However, this doesn’t actually work. conda constructor does not support noarch packages, and JupyterHub relies on several noarch packages. From my understanding, more conda-forge packages are moving towards being noarch (for good reason!).

Looking at this issue, it doesn’t look like this is a high priority item for them to fix anytime soon. I understand that - they don’t owe the world free work! It just makes conda constructor a no-go for my use case…

No support for pip

You can pip install packages in a conda environment, and they mostly just work. There are a lot of python packages on PyPI that are installable via pip that I’d like to use. constructor doesn’t support bundling these, which is entirely fair! This PR attempted something here, but was rejected.

So if I want to keep using packages that don’t exist in conda-forge yet but do exist in pip, I would have to make sure these packages and all their dependencies exist as conda packages too. This would be fine if constructor was giving me enough value to justify it, but right now it is not. I’ve also tried going down a similar road (cough debian cough) and did not want to do that again :)

Awkward post-install.bash

I wanted to set up systemd units post install. Right off the bat this should have made me realize conda constructor was not the right tool for the job :D The only injected environment variable is $PREFIX, which is not super helpful if you wanna do stuff like ‘copy this systemd unit file somewhere’. I ended up writing a small python module that does all these things, and calling it from post-install. However, even then I couldn’t pass any environment variables to it, making testing / CI hard.

Current solution

Currently, we have a bootstrap script that downloads miniconda, & bootstraps from there to a full JupyterHub install. Things like systemd units & sudo rules are managed by a python module that is called from the bootstrap script.

Kubectl verbose logging tricks

Recently I had to write some code that had to call the kubernetes API directly, without any language wrappers. While there is pretty good reference docs, I didn’t want to go and construct all the JSON manually in my programming language.

I discovered that kubectl’s -v parameter is very useful for this! With this, I can do the following:

  1. Perform the actions I need to perform with just kubectl commands
  2. Pass -v=8 to kubectl when doing this, and this will print all the HTTP traffic (requests and responses!) in an easy to read way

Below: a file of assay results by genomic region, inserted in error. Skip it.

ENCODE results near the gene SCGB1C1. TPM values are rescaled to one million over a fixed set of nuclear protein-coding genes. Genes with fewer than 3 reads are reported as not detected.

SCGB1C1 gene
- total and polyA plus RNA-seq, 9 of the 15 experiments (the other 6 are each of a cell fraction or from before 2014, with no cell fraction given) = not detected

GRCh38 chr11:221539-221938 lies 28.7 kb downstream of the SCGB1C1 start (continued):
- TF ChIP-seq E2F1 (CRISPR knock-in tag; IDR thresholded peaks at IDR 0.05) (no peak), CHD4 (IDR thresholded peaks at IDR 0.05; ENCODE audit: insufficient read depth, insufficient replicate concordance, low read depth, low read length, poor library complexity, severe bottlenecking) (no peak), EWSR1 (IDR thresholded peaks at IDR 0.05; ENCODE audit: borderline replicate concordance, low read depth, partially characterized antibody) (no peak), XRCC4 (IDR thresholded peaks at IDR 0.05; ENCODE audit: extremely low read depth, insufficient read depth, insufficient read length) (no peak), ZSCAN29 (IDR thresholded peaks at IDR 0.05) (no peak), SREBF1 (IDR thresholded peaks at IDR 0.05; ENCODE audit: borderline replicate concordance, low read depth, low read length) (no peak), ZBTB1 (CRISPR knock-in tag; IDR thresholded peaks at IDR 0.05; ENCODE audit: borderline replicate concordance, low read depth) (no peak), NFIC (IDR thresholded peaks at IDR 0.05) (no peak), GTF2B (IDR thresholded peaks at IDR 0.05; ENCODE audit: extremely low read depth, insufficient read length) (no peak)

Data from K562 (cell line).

3. Copy paste the JSON requests and template them as needed!

This was very useful! The fact you can see the response bodies is also nice, since it gives you a good intuition of how to handle this in your own code.

If you’re shelling out to kubectl directly in your code (for some reason!), you can also use this to figure out all the RBAC rules your code would need. For example, if I’m going to run the following in my script:

kubectl get node

and need to figure out which RBAC rules are needed for this, I can run:

kubectl -v=8 get node 2>&1 | grep -P 'GET|POST|DELETE|PATCH|PUT'

This should list all the API requests the code is making, making it easier to figure out what rules are needed.

Note that you might have to rm -rf ~/.kube/cache to ‘really’ get the full API requests list, since kubectl caches a bunch of API autodiscovery. The minimum RBAC for kubectl is:

kind: ClusterRole
apiVersion: rbac.authorization.k8s.io/v1beta1
metadata:
  name: kubectl-minimum
rules:
- nonResourceURLs: ["/api", "/apis/*"]
  verbs: ["get"]

You will need to add additional rules for the specific commands you want to execute.

More Kubectl Tips

  1. Slides from the ‘Stupid Kubectl Tricks’ KubeCon talk
  2. On the CoreOS blog
  3. Terse but useful official documentation

Side Project: UA Emoji Firefox Extension

Note: I’m trying to spend time explicitly writing random side projects that are not related to what I’m actively working on as my main project in some form.

A random thread started by Ironholds on a random mailing list I was wearily catching up on contained a joke from bearloga about malformed User Agents. This prompted me to write UAuliver (source), a Firefox extension that randomizes your user agent to be a random string of emoji. This breaks a surprisingly large number of software, I’m told! (GMail & Gerrit being the ones I explicitly remember)

Things I learnt from writing this:

  1. Writing Addons for Firefox is far easier to get started with than they were the last time I looked. Despite the confusing naming (Jetpack API == SDK != WordPress’ Jetpack API != Addons != Plugins != WebExtension), the documentation and tooling were nice enough that I could finish all of this in a few hours!
  2. I can still write syntactically correct Javascript! \o/